Which brings me, sans an elegant segue, to:
Critical failings of film festivals in Australia...

Chatting with the lovely Boyd van Hoeij in Kavárna Lucerna one evening, we got to talking about his role as one of four (including the delightful, impassioned and sage Tom Kalin – and hasn't Swoon (Kalin, 1992) aged brilliantly well!) adjudicating on the features jury at Mezipatra this year. While Boyd spoke of greatly enjoying his jury duty, having been on many juries previously, I had to confess that I've never served on a film festival jury, and instantly felt something a hick.

This point now dovetails neatly with a near-future engagement of mine to have just emerged. Come Thursday next week – that's December 8, at 7pm – in the absence of Josh Nelson, I'll be joining the remaining 2/3 of the fabulous Plato's Cave film criticism podcasting team – Thomas Caldwell and Tara Judah – on the second of their nine week live-to-air summer season on my beloved Triple R 102.7FM, already home to my regular fortnightly radio gig, “A Fistful of Celluloid” on Richard Watts' Thursdaily artsopotamus, SmartArts.

Per the Plato's Cave formula, I'll chew over three current releases with Tara and Thomas, with the remainder of the show turned over to discussion of some film cultural matter or other. It already having been suggested that I might like to tell a few stories from my recent European adventures, I further proposed that that
could easily be linked to a wider consideration of film festival culture and, in particular, to what I consider a major failing of film festival culture in Oz: a certain parochialism/provincialism, something which I feel has a negative trickle-down impact upon critical practice here (amongst other things).

When last did a festival here afford local critics a chance to mix with international peers (whether in a formal capacity, say, on a jury) or just through attracting international media to our far shores? Is not film criticism in Australia largely practiced in one great, blinkered, whitebread vacuum, largely marooning Australian critics with only their own for company (little wonder they so often turn on one another), robbing them of opportunities to develop a more internationalist perspective of film (festival) culture, notwithstanding the richness, diversity and heft of the foreign big screen offerings that unspool here more and more every year?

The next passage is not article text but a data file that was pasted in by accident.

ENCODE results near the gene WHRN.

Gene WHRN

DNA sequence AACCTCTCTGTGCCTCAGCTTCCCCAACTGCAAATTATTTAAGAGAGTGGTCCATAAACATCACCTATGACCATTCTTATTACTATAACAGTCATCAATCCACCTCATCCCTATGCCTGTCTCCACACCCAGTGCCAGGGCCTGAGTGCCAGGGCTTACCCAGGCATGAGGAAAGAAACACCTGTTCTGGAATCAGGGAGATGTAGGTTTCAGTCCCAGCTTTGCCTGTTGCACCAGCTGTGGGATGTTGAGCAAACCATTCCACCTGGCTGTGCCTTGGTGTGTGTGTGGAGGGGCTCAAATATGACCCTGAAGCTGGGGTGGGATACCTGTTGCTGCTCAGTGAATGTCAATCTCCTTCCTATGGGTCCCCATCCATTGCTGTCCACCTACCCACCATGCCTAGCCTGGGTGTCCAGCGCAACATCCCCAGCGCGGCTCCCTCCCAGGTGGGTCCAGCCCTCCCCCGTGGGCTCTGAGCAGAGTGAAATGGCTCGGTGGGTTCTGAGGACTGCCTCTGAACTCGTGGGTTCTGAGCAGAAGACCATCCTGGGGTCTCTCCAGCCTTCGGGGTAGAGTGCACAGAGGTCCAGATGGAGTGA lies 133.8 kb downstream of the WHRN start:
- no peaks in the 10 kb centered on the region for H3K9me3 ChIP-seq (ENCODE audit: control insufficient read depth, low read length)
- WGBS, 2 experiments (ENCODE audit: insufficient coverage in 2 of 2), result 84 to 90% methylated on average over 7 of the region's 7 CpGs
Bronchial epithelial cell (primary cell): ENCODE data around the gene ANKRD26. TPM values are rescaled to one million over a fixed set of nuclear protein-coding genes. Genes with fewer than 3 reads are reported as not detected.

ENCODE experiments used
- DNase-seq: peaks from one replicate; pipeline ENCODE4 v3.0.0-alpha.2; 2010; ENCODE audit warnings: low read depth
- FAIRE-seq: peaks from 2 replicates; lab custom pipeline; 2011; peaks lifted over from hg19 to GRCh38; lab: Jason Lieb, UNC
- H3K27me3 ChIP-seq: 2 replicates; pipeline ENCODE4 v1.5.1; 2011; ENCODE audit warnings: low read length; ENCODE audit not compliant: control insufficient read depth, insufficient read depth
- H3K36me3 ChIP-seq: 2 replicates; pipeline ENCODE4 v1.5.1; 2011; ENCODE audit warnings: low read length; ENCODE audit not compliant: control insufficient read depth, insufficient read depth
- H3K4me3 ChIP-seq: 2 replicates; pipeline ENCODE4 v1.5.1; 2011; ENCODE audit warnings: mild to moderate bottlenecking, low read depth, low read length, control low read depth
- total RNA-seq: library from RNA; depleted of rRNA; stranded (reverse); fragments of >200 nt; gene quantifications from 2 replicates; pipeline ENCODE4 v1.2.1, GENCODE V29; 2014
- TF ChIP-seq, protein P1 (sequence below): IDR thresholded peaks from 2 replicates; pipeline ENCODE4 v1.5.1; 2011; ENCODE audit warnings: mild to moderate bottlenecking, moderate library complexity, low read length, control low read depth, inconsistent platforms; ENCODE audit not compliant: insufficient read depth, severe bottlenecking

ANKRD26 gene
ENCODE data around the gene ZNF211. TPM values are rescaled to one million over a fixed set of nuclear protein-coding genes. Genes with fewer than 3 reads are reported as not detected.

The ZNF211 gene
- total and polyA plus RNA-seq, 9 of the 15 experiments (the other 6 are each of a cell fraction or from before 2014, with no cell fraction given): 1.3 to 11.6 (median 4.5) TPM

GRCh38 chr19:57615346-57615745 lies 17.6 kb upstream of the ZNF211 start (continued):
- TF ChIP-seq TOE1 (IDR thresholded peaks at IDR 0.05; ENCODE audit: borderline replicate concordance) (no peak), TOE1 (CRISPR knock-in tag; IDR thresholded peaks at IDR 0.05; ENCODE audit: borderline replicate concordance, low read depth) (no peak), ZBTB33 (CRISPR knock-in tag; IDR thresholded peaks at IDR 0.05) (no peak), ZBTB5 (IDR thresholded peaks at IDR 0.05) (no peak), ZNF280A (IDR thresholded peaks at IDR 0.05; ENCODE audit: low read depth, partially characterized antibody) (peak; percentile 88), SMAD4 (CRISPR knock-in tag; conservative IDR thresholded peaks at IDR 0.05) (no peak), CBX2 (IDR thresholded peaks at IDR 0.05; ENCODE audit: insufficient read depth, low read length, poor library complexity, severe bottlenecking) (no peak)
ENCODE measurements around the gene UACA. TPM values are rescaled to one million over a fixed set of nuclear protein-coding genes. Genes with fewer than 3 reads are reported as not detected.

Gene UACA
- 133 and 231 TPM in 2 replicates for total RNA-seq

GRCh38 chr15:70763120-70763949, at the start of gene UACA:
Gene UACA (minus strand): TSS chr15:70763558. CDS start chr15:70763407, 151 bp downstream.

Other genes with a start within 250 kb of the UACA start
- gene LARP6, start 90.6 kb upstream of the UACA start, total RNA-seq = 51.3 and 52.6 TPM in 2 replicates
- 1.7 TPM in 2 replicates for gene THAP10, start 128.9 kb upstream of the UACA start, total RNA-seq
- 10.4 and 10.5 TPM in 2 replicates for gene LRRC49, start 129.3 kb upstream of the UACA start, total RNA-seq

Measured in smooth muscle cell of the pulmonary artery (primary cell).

I'd already started to write a stroppy great rant about as much for this blog but would now rather instead focus those energies on delivering the same on Plato's Cave tomorrow week, whereupon Thomas and Tara can immediately present the case for the opposition, if there is much of a one, or at least get several strong opinions of their own on the matter in edgeways.

And after that episode has gone to air, and the podcasting fairies have waved their magic wands across it, I'll be sure to post a link to it here for all whom should transpire to miss it live but wish to catch up with it later.

Another very good reason for publishing something, right here, right now

Truth is too that I needed something to hang a promo on for the Australian Film Critics Association's Film Writing Awards, lest AFCA secretary Bernard Hemingway otherwise find out where I live and pop round to break my knees in frustration at my not having let him know what I, as a card-carrying member of the illustrious AFCA, would be doing (if anything!) to promote the AFCA's awards.

And, so, lo! Behold! And: go forth and compete!

I'll hasten to add that I'll certainly submit something to these awards myself, ahead of the looming deadline of December 31. Perhaps it'll be something to have first had a run here at A Little Lie Down. Perhaps, indeed!

I'll also give the awards a plug when I return to the Triple R airwaves a little later this morning at 11.30, joining Richard Watts on SmartArts and yakking about George Clooney's The Ides of March, Megan Doneman's documentary on Asia Nobel Prize winner, Kiran Bedi, Yes Madam, Sir, and this and that else besides.


A personal film criticism and publication diary for the remainder of 2011

Today, Thurs, Dec 1: I return to SmartArts.

Thurs, Dec 8: I fill in for Josh Nelson on Plato's Cave.

Mid-late Dec – I'll submit a report on the 21st FilmFestival Cottbus to Senses of Cinema (along with as many as two book reviews: dekalog 3: On Film Festivals (guest ed. Richard Porton) and Playing with Memories: Essays on Guy Maddin (ed. David Church)). Yikes!

Thurs, Dec 15: SmartArts – Reviews of Lars von Trier's Melancholia and Pedro Almodóvar's The Skin I Live In will be the likely order of the day.

Sat Dec 31: Deadline for submission to the Australian Film Critics Association's Film Writing Awards.

Also, then or thenabouts:

I will submit a review of Alexandra Heller-Nicholas' Rape-Revenge Films: A Critical Study to Bright Lights Film Journal (I must mention that I saw an absolute cracker of just such a film in Cottbus, in new Russian feature, Twilight Portrait (dir: Angelina Nikonova)).

I will submit, presuming such are once more solicited, a wrap of the year that will have been 2011, to Senses of Cinema.

And I must submit a report on Mezipatra 2011 to a certain journal as well.

Busy times! (During which I believe the 3RRR subscriber magazine, The Trip, will post a slightly premature Top 10 of mine for 2011 as well. (What? - you don't subscribe? Well, that's easily remedied – now get cracking!))